Blue Line


May 5, 2014  By Carla Garret

A Western University PhD candidate is digging up new leads in Canadian cold cases by looking into the social environment of victims’ skeletal remains.

Using theories and techniques as a biological anthropologist, Renee Willmon is proving how social science is emerging as a viable method in criminal investigations.

“I want to tell the stories of the dead – how they died. I access the past and give a voice to those who no longer can speak for themselves,” she says.

Her work is part of a campus-wide Cold Case Society at Western, created by cop-turned-professor Dr. Michael Arntfield. His multi-disciplinary method of investigating cold cases has garnered international attention and landed a TV series now airing on the Oprah Winfrey Network.


“We are trying to increase the role that social sciences and research in those areas can bring to investigations,” says Willmon. “Forensic science has gotten so much attention by applying techniques used in biology or chemistry to forensics, but a lot of the social sciences don’t get applied in the same way and I think a lot can be gained from that respective.”

It’s not “sexy science,” she says, but is a tangible component of traditional forensic investigation.

Like an archaeologist uncovers information about how earlier civilizations lived, Willmon uses this same technique to dig into details about perpetrators – and investigators.

“The investigator themselves also plays a role, in that they decide what to record, what becomes evidence and how that evidence is interpreted,” says Willmon, adding it’s important to understand how data may have been influenced at that time.

Willmon brought about new revelations in a 1969 murder after analyzing a four-decades-old crime scene on the show.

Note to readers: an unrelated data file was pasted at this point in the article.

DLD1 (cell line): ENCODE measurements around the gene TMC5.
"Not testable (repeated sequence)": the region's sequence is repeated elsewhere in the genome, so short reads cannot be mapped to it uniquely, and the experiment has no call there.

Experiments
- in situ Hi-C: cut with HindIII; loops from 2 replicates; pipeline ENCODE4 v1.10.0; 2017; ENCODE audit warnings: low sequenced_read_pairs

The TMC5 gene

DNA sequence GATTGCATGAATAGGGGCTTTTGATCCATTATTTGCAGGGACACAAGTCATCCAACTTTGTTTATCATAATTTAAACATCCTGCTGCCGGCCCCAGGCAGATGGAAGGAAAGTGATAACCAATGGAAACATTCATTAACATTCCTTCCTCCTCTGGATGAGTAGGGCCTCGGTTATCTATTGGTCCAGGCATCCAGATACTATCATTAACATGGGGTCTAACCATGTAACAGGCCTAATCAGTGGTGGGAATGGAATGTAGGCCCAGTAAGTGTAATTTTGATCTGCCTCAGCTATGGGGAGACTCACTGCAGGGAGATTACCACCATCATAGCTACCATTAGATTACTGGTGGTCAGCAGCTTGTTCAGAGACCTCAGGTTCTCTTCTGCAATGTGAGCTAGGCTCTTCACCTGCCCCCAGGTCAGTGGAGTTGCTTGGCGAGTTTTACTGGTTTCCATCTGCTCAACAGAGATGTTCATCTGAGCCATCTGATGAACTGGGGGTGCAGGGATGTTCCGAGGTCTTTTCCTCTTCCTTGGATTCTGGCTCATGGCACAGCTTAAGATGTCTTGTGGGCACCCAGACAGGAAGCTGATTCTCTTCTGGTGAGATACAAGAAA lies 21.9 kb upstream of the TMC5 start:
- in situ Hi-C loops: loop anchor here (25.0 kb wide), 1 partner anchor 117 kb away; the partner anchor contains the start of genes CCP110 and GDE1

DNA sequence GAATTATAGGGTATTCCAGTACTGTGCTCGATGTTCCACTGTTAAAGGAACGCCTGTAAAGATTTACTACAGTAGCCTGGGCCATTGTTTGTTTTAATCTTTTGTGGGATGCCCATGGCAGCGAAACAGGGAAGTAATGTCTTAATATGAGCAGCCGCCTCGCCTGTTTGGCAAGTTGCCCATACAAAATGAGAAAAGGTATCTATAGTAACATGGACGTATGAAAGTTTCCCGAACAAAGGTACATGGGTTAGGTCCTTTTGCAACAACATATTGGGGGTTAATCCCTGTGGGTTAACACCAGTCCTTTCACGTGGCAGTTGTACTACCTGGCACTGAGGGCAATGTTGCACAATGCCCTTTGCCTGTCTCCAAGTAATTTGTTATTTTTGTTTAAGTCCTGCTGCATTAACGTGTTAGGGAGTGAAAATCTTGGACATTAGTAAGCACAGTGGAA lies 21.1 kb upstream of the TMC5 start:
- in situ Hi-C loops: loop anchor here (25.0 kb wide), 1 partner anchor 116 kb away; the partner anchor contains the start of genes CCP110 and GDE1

The body of 19-year-old Lynda White was found in a shallow grave in a bush lot five years after she went missing from London, Ontario. Her body was fully skeletonized and one of her arms was missing.

By applying knowledge of the decomposition process, probable animal activity and other environmental factors it was determined that her body was not at that site for the full five years she was missing.

“It also actually made the connection to another case much more striking,” says Willmon.

In that case, the body of a young woman was found unburied in a landfill site. The coroner suggested then that the body had likely not been there the entire time she was missing.

“Renee’s contributions have been outstanding and underscore the value of anthropologists and archeologists to police investigations for decades,” says Arntfield, host of To Catch A Killer.

“Renee’s role is to take that type of field work outsourcing and crime scene consulting to the next level, and conduct analyses of dump sites and crime scenes as archeological sites in earnest.”

Although White’s body was no longer in the bush lot, Willmon’s analysis of the scene assisted in bringing new details of the perpetrators actions and engagement with the victim, thus furthering the comparison between similar murders.

This process, known as “mortuary archeology,” will be covered in a new scientific journal Willmon and Arntfield are creating called .

Similar to a polygraph, Willmon says her evidence is not admissible in court but can help further an investigation.

“It’s difficult to quantify, but methods are emerging,” she says.

Willmon joined the Cold Case Society in 2011 as a way to maintain her interest in forensics, while she completes her PhD in anthropology at Western.

Fascinated with Nancy Drew as a young girl, Willmon’s shelves now hold books about dental moulds, analysis of burned human remains and Grays Anatomy.

Her office space is adorned with skulls, skeletons and various other artifacts from previous civilizations.

Willmon wanted to be a detective, but wasn’t interested in the “typical” career path of a police officer.

She now works as a consultant and has assisted with investigations for the OPP, Toronto Police and Hamilton Police. Her expertise also took her into the US where she worked alongside coroners at the Miami-Dade Medical Centre.

Willmon would like to see criminal investigators work more collaboratively with civilian experts to provide additional insights into cases otherwise missed in traditional police work.

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